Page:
In its defense, Oberlin maintained that it was not liable for the actions and personal opinions of its students and its employees, and that it had no duty to speak on behalf of the general store.
Allyn Gibson, the 32-year-old store clerk, was trained in martial arts, according to Oberlin’s court papers, and his decision to chase down and tackle a student “beyond the borders of their store and into full public view of their customer base” opened him and the store up to public criticism.
Dr. Raimondo, and the special assistant to the president, Tita Reed, were dispatched to the protests just to maintain order, the college said, and not to take sides. They “should be commended for preventing the protests from turning violent, especially when counterprotesters showed up on motorcycles wearing sidearms,” Oberlin’s court papers said.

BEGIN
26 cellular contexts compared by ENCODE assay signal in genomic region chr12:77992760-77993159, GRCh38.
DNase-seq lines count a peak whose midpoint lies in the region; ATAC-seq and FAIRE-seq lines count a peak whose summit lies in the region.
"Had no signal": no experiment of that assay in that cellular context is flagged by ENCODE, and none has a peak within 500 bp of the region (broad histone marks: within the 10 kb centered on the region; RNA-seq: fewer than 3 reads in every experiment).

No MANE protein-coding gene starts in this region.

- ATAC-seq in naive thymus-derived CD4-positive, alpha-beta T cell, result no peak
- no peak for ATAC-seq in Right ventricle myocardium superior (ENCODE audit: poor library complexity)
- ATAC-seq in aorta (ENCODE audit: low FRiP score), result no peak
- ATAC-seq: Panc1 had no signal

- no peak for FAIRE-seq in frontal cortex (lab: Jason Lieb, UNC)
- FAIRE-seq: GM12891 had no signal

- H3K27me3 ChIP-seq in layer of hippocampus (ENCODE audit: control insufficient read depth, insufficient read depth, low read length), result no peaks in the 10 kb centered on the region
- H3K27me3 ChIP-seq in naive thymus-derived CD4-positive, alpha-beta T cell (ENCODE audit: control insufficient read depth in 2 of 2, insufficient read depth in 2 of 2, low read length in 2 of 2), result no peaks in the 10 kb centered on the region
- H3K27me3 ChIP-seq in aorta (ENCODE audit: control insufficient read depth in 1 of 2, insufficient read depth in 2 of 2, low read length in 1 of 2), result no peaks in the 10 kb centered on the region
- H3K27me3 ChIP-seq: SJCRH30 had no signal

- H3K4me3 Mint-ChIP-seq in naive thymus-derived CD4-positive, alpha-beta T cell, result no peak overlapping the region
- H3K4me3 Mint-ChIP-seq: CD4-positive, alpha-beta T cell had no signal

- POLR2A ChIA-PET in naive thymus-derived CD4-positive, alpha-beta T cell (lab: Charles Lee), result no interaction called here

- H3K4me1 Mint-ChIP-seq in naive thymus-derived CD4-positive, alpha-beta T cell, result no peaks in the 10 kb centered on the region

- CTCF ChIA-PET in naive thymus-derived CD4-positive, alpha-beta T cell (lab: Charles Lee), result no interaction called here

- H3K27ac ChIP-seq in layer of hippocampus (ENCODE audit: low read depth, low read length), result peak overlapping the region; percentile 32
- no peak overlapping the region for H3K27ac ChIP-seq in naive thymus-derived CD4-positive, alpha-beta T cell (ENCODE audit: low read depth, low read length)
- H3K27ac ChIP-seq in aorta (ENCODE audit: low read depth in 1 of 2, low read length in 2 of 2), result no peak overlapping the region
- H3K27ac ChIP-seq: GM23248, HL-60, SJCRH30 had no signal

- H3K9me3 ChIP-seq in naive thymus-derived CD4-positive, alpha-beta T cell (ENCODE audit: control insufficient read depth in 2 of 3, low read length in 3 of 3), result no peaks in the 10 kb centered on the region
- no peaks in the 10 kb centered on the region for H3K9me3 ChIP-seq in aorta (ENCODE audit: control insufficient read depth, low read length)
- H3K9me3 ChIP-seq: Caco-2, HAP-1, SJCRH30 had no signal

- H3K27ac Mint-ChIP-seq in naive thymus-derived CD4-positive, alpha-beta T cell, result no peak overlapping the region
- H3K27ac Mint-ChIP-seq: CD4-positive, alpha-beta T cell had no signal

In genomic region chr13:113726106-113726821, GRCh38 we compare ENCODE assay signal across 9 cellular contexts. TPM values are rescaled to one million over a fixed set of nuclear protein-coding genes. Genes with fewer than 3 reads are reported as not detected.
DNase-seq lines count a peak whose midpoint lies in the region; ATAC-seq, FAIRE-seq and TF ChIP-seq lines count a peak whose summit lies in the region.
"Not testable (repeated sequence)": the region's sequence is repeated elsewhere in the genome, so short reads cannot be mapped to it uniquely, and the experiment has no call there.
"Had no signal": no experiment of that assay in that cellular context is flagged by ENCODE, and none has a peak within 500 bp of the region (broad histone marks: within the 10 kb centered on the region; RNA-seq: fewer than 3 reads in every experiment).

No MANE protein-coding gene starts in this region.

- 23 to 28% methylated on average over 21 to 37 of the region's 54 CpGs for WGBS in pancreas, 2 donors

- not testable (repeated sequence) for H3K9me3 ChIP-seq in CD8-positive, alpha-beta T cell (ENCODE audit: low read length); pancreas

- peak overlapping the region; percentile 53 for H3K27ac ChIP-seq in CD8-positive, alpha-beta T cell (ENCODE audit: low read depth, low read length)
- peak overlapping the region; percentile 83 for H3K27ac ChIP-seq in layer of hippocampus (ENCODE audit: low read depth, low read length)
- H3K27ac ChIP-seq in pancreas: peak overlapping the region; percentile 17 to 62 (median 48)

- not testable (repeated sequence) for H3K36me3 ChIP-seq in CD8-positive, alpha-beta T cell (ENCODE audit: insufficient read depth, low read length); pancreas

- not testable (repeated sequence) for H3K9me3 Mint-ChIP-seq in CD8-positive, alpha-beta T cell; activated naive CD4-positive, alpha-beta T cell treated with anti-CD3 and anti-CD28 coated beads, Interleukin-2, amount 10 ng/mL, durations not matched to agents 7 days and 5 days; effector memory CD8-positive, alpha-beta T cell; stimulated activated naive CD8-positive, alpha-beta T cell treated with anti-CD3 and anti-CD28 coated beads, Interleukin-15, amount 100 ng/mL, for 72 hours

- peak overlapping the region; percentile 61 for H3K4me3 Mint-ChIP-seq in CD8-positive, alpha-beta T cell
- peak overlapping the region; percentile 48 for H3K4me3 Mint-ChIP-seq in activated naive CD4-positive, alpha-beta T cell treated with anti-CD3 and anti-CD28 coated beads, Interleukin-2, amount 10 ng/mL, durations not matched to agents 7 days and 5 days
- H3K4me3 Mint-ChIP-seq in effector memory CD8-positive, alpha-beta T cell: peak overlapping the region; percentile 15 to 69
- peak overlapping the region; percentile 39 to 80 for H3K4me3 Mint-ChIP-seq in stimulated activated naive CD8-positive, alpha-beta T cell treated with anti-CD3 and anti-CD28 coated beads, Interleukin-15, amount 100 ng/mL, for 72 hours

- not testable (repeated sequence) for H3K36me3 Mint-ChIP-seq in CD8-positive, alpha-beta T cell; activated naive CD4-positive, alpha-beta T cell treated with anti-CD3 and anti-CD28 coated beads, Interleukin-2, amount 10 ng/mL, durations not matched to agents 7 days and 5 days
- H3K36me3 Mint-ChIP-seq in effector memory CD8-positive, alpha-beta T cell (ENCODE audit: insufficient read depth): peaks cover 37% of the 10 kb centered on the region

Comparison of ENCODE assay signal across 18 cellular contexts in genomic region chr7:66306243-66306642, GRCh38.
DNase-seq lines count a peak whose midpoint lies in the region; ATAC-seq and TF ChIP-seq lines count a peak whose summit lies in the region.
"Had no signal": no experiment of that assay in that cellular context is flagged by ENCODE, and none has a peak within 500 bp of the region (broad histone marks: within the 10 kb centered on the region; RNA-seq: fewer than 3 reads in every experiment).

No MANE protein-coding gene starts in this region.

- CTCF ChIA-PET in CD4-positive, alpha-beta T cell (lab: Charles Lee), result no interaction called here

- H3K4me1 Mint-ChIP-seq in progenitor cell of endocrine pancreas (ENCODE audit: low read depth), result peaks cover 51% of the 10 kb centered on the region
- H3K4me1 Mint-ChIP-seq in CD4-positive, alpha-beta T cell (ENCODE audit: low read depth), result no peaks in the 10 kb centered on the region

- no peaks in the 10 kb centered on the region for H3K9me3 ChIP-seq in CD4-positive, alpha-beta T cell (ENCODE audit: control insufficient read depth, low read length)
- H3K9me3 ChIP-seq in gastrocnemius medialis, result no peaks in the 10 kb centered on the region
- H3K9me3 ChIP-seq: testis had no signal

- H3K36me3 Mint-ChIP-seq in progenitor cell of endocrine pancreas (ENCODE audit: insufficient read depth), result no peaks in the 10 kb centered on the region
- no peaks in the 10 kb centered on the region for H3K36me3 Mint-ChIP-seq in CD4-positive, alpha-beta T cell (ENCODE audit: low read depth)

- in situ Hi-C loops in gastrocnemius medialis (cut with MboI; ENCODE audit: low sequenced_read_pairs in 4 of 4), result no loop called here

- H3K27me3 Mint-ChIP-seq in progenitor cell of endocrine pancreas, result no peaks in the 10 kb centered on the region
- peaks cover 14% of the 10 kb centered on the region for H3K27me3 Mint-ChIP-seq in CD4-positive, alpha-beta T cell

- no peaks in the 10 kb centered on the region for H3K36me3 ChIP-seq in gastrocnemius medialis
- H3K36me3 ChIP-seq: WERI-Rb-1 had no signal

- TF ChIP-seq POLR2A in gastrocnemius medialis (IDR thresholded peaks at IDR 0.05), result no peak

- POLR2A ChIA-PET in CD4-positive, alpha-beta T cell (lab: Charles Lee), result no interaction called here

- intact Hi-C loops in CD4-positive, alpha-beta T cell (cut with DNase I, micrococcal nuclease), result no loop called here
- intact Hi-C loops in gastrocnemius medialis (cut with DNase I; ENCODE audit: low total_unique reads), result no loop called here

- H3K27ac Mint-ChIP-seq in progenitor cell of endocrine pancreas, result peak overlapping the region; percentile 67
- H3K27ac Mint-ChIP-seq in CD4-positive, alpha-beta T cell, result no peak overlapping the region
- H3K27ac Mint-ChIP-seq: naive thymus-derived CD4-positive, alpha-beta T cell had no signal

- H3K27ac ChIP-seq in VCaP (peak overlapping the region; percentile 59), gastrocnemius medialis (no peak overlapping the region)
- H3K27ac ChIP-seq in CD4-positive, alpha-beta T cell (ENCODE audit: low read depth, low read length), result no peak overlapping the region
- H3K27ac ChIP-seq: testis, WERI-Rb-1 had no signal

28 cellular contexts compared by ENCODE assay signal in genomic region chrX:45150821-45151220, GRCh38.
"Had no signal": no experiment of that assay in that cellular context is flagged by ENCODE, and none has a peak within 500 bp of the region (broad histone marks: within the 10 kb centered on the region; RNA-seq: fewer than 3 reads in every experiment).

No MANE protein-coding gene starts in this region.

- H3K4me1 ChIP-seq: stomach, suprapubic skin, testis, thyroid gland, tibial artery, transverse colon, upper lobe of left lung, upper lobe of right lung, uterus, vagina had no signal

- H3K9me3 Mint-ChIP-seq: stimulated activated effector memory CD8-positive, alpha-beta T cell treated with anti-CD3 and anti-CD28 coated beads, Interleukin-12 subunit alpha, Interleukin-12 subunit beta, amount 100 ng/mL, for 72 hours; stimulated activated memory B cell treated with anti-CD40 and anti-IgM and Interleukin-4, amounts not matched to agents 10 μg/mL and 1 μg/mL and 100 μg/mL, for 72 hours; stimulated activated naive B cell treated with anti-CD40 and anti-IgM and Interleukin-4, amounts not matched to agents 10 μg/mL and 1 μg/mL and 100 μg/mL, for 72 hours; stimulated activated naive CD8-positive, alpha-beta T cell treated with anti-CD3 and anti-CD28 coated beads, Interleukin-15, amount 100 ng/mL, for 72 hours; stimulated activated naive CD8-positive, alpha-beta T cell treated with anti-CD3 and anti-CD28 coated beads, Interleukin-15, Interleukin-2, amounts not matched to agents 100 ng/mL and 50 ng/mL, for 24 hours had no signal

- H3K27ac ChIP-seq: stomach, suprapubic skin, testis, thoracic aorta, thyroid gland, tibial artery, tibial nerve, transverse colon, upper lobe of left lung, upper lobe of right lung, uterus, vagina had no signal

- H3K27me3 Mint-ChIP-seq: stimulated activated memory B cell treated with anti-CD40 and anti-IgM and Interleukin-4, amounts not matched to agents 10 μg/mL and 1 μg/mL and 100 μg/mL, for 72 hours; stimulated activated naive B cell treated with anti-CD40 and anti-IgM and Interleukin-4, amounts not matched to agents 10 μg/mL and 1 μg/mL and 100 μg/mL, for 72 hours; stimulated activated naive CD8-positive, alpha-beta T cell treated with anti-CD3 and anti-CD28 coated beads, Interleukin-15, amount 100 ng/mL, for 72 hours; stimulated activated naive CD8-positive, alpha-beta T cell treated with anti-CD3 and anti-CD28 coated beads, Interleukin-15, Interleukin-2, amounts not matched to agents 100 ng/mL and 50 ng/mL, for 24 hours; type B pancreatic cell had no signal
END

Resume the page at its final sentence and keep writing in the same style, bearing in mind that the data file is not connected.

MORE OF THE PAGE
Neither the college nor the dean ever said or wrote anything defamatory about the plaintiffs, the college said. In fact, it added, there was a split in opinion within the college community as to whether the Gibsons were racist or not, and it was their constitutional right to express their opinions on that score.
Providing refreshments and gloves, the college said, did not amount to aiding and abetting the protests.
But the jury was convinced that the college had taken sides, and had played an active role in defaming and hurting a local business.
“Just because your fellow student has been arrested, that doesn’t automatically make it invalid,” Mr. Plakas said on Friday. “It can’t always be about your tribe. It’s good to root for your team at the baseball field or the football stadium. But that’s not how the world is.”